CLE: Preventing Suicide in the Legal Profession

New Lawyers Section CLE Discusses Suicide Warning Signs and Prevention Strategies for Clients and Colleagues 

By: Nick Hansen

While being an attorney at its heart is a helping profession, the reality is that lawyers are not always great at asking for help. And that can be costly when it’s due to a literal life and death situation: suicide.

On March 22, the HCBA New Lawyers Section sponsored a CLE program, “An Ethical Perspective on Suicide Prevention -Helping Your Clients and Others.” Included on the panel were Joan Bibelhausen of Lawyers Concerned for Lawyers, Nick Ryan, and Faith Amdahl. Ryan covered the professional ethics side of getting involved in a client’s emotional issues, while Amdahl relayed her personal experience with a family member who died by suicide.

The 90-minute CLE covered a numerous topics related to suicide, including context around a nationwide epidemic—which has hit the legal professional especially hard, what warning signs attorneys should look out for in clients and colleagues, and professional ethical considerations surrounding them.

The legal profession’s struggles with mental health and substance use are well-documented. Lawyers rank fifth in incidence of suicide by occupation and three percent have reported self-injurious behaviors. Clients facing stressful situations (like divorce or bankruptcy) could be at higher risk as well.

“We are dealing with people who are having their worst experiences and we are looking for the next worst thing that could happen,” said Bibelhausen.

Faith Amdahl shared her story about her brother Charlie, a criminal defense attorney who died by suicide in 2008. Reflecting, Amdahl noticed changes in her brother’s behavior before his death. “It was that constant being in the grind,” said Amdahl. “He became more isolated, wanted to quit his practice, but he was scared to announce that to the family.” Recounting a conversation with her brother, Amdahl said that Charlie told her, “’If I say I don’t want to be a criminal lawyer, dad will kill me.’ That’s a gut punch to even say that.”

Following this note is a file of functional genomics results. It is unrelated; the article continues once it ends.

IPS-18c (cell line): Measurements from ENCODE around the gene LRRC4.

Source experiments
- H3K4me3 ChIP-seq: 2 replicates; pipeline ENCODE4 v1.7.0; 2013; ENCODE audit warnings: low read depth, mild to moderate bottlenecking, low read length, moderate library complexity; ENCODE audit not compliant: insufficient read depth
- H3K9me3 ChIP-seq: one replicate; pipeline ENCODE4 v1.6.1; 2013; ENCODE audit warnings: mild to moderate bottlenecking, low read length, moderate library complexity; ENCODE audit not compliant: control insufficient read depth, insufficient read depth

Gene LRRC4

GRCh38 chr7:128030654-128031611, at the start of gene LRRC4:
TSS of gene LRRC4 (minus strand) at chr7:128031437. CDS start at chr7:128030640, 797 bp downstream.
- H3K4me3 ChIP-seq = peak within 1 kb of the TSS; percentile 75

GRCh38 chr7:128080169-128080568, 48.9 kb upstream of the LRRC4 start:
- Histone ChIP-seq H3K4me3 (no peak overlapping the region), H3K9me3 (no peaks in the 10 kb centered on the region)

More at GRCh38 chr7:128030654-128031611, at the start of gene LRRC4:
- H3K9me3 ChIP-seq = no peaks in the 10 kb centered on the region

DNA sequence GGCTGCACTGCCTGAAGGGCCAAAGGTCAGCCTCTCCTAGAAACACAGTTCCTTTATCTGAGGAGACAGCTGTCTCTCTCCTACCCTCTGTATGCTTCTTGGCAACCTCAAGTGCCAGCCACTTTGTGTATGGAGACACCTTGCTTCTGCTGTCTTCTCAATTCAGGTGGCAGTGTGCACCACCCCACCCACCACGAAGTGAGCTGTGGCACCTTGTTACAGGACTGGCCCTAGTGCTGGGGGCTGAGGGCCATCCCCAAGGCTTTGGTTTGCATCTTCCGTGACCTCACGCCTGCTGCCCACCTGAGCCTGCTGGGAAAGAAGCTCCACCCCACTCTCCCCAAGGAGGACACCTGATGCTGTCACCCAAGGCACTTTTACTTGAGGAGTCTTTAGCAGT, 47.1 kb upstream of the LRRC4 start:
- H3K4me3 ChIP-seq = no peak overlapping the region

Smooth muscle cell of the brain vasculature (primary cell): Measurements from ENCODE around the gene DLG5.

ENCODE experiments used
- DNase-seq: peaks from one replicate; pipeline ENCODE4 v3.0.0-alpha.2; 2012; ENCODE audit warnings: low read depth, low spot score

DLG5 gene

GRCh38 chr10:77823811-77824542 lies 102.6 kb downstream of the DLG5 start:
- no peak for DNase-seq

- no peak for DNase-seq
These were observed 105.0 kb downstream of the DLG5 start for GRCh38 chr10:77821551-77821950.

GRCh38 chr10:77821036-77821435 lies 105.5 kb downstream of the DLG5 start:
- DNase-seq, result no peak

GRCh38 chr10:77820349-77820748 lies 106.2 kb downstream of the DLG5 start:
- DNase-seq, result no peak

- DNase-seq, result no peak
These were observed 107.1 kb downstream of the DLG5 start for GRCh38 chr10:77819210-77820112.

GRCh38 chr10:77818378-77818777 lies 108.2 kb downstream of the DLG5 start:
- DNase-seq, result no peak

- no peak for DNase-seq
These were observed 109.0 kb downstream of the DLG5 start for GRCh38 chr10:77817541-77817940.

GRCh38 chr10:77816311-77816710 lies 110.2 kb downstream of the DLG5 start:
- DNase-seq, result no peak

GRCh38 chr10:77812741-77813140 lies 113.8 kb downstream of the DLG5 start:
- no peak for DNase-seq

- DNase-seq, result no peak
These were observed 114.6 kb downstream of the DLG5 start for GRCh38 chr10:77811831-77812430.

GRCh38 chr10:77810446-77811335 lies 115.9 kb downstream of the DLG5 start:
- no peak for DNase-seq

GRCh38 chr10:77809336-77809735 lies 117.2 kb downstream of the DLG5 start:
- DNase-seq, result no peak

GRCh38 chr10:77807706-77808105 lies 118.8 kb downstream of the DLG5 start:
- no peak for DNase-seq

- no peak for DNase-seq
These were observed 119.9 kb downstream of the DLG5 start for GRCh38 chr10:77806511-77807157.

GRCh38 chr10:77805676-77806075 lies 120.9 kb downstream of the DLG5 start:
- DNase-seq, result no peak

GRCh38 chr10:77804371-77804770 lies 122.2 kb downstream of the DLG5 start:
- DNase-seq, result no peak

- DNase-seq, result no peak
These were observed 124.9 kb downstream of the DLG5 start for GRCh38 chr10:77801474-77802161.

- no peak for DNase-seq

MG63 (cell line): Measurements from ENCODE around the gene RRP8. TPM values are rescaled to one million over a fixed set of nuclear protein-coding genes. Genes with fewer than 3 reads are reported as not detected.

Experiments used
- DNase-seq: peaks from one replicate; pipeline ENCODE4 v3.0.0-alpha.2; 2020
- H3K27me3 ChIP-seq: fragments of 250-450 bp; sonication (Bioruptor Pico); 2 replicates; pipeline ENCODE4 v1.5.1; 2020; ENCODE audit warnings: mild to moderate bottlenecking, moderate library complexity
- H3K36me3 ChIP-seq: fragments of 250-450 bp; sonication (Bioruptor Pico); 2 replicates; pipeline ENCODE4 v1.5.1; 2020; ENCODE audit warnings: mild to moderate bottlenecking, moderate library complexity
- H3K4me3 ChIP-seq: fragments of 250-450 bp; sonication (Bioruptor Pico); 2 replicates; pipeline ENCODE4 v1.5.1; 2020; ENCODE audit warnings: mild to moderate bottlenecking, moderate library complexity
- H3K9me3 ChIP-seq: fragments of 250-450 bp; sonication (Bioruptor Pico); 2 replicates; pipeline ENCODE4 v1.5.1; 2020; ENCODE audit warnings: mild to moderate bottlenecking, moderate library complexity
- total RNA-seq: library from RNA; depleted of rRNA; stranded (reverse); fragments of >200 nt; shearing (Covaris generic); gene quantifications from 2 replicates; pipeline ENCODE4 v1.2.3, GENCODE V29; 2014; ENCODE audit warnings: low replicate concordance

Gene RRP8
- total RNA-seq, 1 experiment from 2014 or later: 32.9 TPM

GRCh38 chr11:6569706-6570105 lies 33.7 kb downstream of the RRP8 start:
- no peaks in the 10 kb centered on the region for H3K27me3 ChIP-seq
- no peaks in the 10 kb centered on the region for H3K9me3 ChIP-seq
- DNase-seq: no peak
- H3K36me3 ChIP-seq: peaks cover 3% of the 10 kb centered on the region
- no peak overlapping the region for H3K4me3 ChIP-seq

What can lawyers do? One simple protocol is Question, Persuade, Refer (QPR). “It is a way to talk to someone whether they might be having thoughts of suicide,” said Bibelhausen. “It’s not counseling, but it’s a brief intervention that’s intended to offer some hope.”

While lawyers may be hesitant to get involved with a client or colleague that is thinking about suicide, Ryan said that the Model Rules of Professional Conduct offer leeway in the situations, “Are you addressing a client with diminished capacity?” Can I help? I think the past hour has shown that you certainly can.”

In his practice, Ryan has seen a number of lawyers wonder what they can do for their clients who may be suicidal. “One of the biggest concerns we get is that myth that ‘only professionals’ can deal with this, but I’m not a mental health expert, so I can’t do anything,” he said. Just starting a conversation about a client or colleagues mental health can be life saving. “You’re not superman, but you can do something.”

Lawyers Concerned for Lawyers

Hennepin County Mental Health Emergencies – Cope

National Suicide Prevention Lifeline


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Elsa Cournoyer

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